most of the available tools are rather low-level, and require
zSQLgate changes that by providing a
generic gateway - a Z39.50 server which
serves the data from a relational database. Instead of requiring
programming, setting it up is a matter of writing a relatively
straightforward configuration file.
You may need
You already have an established project built on Oracle, Sybase, PostgreSQL, MySQL or any of a seemingly infinite number of alternatives, and you need to build an Z39.50 interface to it.
You have a wide variety of relational databases, similar in concept but different in the details, possibly running on different machines and using different RDBMSs; and you want to build a single interface that treats them all uniformly.
You want to build a Z39.50 server from scratch, and for some reason dedicated tools such as Index Data's Zebra - http://www.indexdata.com/zebra/ - are not suitable. You may want to use a relational database because you're used to it, or because you need industrial-strength data integrity, or commit/rollback, or some other feature of a particular RDBMS.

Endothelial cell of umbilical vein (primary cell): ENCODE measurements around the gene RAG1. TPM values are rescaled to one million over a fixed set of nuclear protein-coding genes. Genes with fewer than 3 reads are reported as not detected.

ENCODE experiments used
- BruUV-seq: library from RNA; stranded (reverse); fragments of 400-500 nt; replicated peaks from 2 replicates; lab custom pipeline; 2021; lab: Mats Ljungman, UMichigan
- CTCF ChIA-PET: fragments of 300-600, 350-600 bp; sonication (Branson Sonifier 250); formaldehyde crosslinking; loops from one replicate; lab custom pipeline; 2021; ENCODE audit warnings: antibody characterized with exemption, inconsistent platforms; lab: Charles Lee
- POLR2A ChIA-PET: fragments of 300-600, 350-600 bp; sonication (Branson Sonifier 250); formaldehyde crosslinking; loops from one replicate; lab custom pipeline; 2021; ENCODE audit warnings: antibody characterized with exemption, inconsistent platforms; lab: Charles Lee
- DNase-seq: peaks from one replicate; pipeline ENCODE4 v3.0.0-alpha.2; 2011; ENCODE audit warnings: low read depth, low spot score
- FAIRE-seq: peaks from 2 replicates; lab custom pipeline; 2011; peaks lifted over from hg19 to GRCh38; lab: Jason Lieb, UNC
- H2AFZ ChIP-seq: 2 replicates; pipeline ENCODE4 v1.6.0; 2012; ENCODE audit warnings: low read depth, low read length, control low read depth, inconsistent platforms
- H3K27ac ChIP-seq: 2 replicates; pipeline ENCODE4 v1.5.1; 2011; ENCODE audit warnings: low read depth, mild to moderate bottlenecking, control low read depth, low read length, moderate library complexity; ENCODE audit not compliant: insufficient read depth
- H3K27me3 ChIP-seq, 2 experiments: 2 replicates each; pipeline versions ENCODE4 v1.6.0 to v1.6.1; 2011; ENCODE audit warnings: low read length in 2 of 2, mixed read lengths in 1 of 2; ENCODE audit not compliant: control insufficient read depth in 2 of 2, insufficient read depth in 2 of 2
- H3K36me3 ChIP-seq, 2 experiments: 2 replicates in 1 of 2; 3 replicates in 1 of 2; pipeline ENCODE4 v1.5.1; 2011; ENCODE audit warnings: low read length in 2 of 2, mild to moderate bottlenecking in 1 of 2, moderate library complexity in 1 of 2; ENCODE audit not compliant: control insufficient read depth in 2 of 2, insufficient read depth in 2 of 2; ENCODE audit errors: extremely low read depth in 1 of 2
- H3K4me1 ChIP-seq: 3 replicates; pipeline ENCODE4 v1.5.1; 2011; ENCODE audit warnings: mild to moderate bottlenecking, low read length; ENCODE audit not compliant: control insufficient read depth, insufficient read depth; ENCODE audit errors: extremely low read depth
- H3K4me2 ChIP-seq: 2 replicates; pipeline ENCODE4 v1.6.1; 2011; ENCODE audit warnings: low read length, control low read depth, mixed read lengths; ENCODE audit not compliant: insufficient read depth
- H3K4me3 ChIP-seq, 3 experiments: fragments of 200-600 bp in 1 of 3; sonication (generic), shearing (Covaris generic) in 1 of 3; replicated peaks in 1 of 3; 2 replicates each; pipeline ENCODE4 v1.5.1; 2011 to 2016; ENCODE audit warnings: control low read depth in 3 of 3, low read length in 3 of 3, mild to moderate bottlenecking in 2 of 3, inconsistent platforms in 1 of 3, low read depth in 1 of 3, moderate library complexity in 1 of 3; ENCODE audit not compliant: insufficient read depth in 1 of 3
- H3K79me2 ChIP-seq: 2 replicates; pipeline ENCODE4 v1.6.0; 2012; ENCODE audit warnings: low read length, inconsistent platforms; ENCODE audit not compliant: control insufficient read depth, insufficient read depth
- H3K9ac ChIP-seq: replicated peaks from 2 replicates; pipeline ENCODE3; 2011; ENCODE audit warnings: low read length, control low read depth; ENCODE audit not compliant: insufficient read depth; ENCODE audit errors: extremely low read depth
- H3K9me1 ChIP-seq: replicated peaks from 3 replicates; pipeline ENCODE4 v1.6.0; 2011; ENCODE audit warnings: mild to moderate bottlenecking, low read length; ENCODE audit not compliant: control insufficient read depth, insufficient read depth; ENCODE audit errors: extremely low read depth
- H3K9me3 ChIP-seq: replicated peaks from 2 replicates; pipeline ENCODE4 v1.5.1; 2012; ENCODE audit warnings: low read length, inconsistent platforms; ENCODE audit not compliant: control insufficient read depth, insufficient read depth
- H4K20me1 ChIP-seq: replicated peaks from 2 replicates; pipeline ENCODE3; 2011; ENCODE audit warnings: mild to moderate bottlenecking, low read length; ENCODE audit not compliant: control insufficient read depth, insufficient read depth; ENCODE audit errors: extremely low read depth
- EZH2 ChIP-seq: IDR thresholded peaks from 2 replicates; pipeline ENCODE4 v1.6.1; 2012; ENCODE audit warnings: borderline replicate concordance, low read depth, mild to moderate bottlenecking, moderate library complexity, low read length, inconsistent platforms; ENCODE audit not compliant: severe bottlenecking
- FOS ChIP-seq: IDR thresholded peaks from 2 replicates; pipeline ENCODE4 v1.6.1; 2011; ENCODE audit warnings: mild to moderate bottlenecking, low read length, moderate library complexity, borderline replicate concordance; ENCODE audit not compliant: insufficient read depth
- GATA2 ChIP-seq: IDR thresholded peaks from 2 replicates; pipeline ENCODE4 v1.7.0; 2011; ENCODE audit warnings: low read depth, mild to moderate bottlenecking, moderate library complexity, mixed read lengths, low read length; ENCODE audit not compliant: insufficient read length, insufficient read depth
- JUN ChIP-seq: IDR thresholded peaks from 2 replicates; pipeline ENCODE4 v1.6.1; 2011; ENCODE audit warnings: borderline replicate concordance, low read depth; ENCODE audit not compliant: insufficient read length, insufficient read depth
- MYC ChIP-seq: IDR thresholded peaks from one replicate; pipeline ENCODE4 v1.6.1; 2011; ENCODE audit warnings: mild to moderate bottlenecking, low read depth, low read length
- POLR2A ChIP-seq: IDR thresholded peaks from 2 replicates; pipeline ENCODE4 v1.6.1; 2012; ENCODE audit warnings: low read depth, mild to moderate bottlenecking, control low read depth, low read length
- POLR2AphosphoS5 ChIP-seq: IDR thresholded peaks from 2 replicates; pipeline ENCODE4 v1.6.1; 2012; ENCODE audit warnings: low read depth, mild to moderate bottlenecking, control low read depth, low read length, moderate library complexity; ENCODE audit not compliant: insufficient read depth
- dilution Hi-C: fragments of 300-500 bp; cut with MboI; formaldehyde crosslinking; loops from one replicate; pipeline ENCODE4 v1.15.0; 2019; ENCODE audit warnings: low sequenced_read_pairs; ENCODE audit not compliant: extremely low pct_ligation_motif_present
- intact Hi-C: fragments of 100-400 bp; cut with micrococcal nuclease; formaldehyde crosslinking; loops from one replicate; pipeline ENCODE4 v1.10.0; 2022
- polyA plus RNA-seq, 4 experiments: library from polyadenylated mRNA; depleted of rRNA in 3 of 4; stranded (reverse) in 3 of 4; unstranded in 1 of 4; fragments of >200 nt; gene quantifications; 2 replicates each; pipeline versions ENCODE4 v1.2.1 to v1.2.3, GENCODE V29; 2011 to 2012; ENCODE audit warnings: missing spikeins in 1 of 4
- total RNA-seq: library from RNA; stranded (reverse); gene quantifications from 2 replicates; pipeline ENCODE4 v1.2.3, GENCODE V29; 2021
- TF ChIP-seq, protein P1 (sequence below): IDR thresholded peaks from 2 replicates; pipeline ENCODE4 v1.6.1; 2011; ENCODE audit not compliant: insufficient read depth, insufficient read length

Part of the strength, and also part of the weakness, of Z39.50 is the fact that it is not a monolithic standard: implementations are not required to implement all of it - indeed, there is probably no Z39.50 implementation that supports the whole standard - but only those parts which are useful to it.
In this section, we briefly discuss which parts of the Z39.50 standard
zSQLgate supports the Z39.50 Type-1 query (``RPN''), and the
identical Type-101 query. Queries may include arbitrary combinations
of the AND, OR and ANDNOT boolean operators, nested to any depth.
Proximity operators are not supported.
Within individual terms, the following attributes are supported:
Any access points from any attribute sets may be supported, depending
attrset clauses in the configuration file.